It is also best for stays of five days or longer. Most rentals require a minimum three-night stay and in peak season it can be as long as five. Most homes are well stocked with all of the utensils, linens and paper goods you will need. They will usually even have some basic nonperishable food items such as cooking oil and seasonings.
1) Please make sure you know where the closest shopping center or supermarket is and open hours. In Costa Rica if you land after 8 pm in Liberia you will not have supermarkets open at that time so it is better you request a grocery shopping delivered to your home or private residence.
2) Especially when you don’t rent a car and you have transportation set up, please make sure you have restaurants walking distance or restaurants that can delivered food to your home. If the idea of preparing meals on vacation is a buzz-kill in the highest degree, then stick with a hotel. START WITH A PLAN Once you have decided where you are going on your vacation, it’s time to hit the listings.
3) Keep in mind that Costa Rica is a small country, however there are many different activities and a large selection of traveled destinations they have depending what you are looking to do: Relaxing, Surfing, Snorkeling, Diving, Fishing, Exploring, Hiking and more. For instance Playa Grande during High Season is the best destination to look for turtles Las Baulas on the beach and waves are not huge and good for everyone. Choose from detached family homes, townhomes, condos or apartment, depending on the size of the group.
4) The most desirable (and affordable) homes are booked early – satisfied customers will make an annual trek to the same place – so to get going at least three months ahead. You will need to know exactly how many adults and children will be staying. Some contracts even ask for each guest’s name and age.
5) Think about what you will be doing on this vacation. Will you be out of the house sightseeing all day? Do you have elderly parents or very young children who will need special care? There are many nice and wonderful locations in Costa Rica, but in case you are travelling with people who needs special care you need to make sure they can have assistance in case they need it. Pharmacy nearby, clinic, hospital. Are the bedrooms upstairs or downstairs? Are there many stairs to get in the house?
Bathrooms are accessible? Do showers have steps?If you are doing a family reunion, you can check on our site or ask Sabrina the list of the perfect Family Reunion homes. If you are travelling with your 80 years old grandmother, you don’t want to have her sleep on the sofa for the entire stay. Are children of all ages welcome? Also the location makes a big different you don’t want to have your children spend a vacation in Costa Rica during rainy season in a house with no swimming pool.
Is it a non-smoking/allergen-free (no pets) home? Or alternatively, are pets allowed? How close are attractions, restaurants and grocery stores? Are they reachable on foot or do you have to drive? Are there enough bathrooms? How many guests can the dining room accommodate? What about outdoor seating? What is the security/cleaning deposit and what are the rules for getting it back?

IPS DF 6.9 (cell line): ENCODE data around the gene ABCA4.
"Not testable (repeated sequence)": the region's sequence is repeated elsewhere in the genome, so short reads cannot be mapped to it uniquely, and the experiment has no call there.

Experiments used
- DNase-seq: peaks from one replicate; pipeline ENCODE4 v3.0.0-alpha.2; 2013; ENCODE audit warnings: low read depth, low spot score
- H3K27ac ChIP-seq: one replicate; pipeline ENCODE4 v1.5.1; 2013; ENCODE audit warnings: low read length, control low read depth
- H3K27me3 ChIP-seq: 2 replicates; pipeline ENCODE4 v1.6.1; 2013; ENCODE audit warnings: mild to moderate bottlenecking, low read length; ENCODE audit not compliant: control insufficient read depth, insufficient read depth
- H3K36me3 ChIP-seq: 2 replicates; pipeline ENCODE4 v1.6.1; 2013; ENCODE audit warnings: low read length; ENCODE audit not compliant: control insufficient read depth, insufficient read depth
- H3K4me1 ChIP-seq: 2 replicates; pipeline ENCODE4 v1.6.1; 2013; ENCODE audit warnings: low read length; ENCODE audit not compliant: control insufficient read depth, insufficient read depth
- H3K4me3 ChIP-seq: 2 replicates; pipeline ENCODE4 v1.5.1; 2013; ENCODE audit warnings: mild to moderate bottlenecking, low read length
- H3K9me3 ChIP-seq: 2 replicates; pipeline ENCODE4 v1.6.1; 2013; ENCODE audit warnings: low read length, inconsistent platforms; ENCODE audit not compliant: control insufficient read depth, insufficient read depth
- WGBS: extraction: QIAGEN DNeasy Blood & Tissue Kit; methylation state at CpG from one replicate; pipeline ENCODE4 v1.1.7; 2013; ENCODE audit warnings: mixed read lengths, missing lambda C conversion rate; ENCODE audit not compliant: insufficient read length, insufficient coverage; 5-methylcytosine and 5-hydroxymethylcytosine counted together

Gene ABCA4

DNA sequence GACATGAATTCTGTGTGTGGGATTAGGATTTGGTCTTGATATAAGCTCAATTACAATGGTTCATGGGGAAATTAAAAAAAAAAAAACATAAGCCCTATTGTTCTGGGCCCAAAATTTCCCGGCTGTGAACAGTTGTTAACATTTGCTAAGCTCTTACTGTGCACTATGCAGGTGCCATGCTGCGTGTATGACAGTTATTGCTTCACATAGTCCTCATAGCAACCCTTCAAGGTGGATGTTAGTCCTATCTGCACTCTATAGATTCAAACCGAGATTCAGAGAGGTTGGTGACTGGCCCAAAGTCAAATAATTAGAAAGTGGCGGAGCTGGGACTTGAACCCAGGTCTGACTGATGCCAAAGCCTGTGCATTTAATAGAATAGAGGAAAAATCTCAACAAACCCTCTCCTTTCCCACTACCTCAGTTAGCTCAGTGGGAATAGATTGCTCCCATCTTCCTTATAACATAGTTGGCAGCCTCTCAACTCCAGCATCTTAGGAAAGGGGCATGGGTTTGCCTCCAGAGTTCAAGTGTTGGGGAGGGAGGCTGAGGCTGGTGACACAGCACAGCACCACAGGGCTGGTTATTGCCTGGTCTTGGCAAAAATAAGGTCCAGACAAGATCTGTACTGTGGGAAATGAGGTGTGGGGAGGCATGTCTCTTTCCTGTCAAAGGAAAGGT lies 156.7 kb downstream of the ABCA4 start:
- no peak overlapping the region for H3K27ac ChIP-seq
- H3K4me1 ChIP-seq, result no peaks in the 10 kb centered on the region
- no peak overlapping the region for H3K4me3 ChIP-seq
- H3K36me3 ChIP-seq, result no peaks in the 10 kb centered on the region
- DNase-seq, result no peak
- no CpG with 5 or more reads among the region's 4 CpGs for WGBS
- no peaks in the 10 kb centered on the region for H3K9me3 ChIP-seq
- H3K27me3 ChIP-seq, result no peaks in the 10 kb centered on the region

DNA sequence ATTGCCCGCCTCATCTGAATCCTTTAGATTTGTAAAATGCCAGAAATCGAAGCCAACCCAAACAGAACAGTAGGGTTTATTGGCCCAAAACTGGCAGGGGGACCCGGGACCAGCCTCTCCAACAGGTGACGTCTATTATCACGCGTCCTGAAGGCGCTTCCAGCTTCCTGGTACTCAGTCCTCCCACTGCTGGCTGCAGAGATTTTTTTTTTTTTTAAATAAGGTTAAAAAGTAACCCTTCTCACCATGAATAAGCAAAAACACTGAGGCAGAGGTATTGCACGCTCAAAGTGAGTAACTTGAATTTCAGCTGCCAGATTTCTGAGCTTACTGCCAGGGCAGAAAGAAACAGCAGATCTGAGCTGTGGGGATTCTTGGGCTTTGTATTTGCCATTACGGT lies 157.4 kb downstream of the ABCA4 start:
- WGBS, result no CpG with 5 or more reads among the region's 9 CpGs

6) Price. The nice thing about rentals is that very often the price is negotiable. While hotels will sometimes upgrade your room or run specials, with rentals it’s all about a deal to be made between renter and owner. So ask if the price is negotiable. You are in a better position if the booking date is just around the corner and the owner is “motivated.”
7) Photos. When it comes time to make a decision, the property with the most photos wins. Nothing sells a rental like great photos, of every room if possible. If you see six different views of the distant ocean from the second floor deck — and nothing else — then you have either a clueless homeowner or a very unattractive house. Many listing sites allow a dozen or more photos.
8) Amenities. Often a family, and especially multiple families, will want more than one TV. Are there instructions for using the DVD player? Is there an iPod player? Are any of the games (such as a billiard table) off limits to kids? Is there WiFi access and if so, is the access code listed conspicuously?
9) Exact Location, Neighborhood. If you are renting near the beach, a great deal of criticism in home reviews is not about the home itself but of misinterpretation of what “a short walk” is — especially with beach chairs, coolers and kids.
10) Contact numbers: The manager or home owner and cell number; a repair office if something goes wrong; local police, fire and hospital; and perhaps a friendly neighbor or two. “When I stay in a hotel, I want to get out of that hotel,” says vacation home renter Jennifer Nielsen of Palo Alto, Calif. “When staying at a (house), it’s much more relaxed and feels like home.”